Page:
About the Role If you're looking to be a part of a dynamic, highly analytical team who enjoys working with data, look no further. GoClub is a Gojek loyalty product part of the Loyalty, Partnership & Monetisation (LPM) group. As a Data Analyst specializing in GoClub, you will be building data products to support the team in achieving its business objectives. You are expected to help drive data strategies and business initiatives in GoClub. In addition to this, this role is expected to be a thought partner for leaders across the Gojek group in all things loyalty and retention.
These new technologies could help save lives, reduce medical personnel workloads and support precision medicine. These opinions were shared at Bangkok Post's virtual conference entitled: "Shaping Tomorrow: Power of 5G and Technology Convergence". Cherdchai Nopmaneejumruslers, deputy director of Siriraj Hospital, said new technologies will support telemedicine, allowing patients to receive remote medical advice. "Within the next few years, patients suffering from diabetes and blood pressure may forget their last visit to the hospital," he said. "Many people now forget the last time we went to a bank counter."
Climb on board and fasten your helmet if you're ready to be our Data Scientist. In this role, you will get to mine insights from the sea of data, build data products, and design experiments with the ability to see the real-time impact of your contribution. You will be analyzing data, developing and deploying Data Science solutions to improve GoLogistics products. You will not be alone in this journey though! We have Product Managers, Engineers, Data Scientists, Business Intelligence, Design, and Business folks that are eager to work with you.
About the Role They say no man is an island - a notion that holds particularly true for this role. As a Data Scientist, you'll be an instrumental cog in the Marketplace wheel of Gojek that directly impacts GoFood's revenue and user experience. Your main objective will be to utilize various quantitative techniques, such as Machine Learning, Optimization, Simulation, and Bayesian Techniques, to drive asymmetric values for our business at Gojek. The folks over at the Data Science Platform team will be your companions during this ride, as they help to bring your models to production. Best yet, you'll have the opportunity to flex and hone in on your skills in ideation, research, and building prototypes!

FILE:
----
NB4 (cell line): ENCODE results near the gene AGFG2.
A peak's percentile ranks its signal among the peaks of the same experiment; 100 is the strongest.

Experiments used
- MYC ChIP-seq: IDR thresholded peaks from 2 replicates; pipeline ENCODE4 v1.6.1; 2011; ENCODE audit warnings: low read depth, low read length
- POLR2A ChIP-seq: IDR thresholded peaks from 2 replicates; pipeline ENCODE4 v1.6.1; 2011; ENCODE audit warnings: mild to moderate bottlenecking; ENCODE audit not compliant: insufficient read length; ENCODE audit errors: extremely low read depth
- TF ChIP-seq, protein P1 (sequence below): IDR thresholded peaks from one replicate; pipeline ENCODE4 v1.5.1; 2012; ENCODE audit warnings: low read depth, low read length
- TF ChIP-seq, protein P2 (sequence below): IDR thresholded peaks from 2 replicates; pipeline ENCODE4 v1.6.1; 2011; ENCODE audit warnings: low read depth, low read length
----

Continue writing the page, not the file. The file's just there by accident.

The rise of artificial intelligence heralds a new era, one where a web of algorithms rather than a network of people performs both complex and rudimentary tasks. Thailand plans to capitalize on this new technology to address important social and developmental challenges. The possibilities of artificial intelligence in Thailand could usher in the vision of Thailand 4.0: a Thailand with a value-based economy driven by innovation, technology and creativity. The Asian Development Bank published a report about how artificial intelligence and machine learning software could revolutionize the way countries track poverty. The bank coordinated a research collaboration between the World Data Lab and the governments of the Philippines and Thailand.
Bangkok – When the "Demon Slayer" movie hit cinemas in Japan late last year, its box-office success reverberated beyond the archipelago -- all the way to Thailand. According to Major Cineplex, one of the leading chains of cinemas and theaters in Thailand, the film topped the list of 2020's top-grossing foreign movies with revenue of 115 million baht (about ¥400 million) even though it was shown for just two months of the year. For decades, the latest Japanese manga and anime releases have topped Thai youngsters' must-read and must-watch lists. Yet the influence of Japanese culture has not stopped there. These media are acting as steps to the door of language learning, which is allowing Thai people to gain a better understanding of another culture.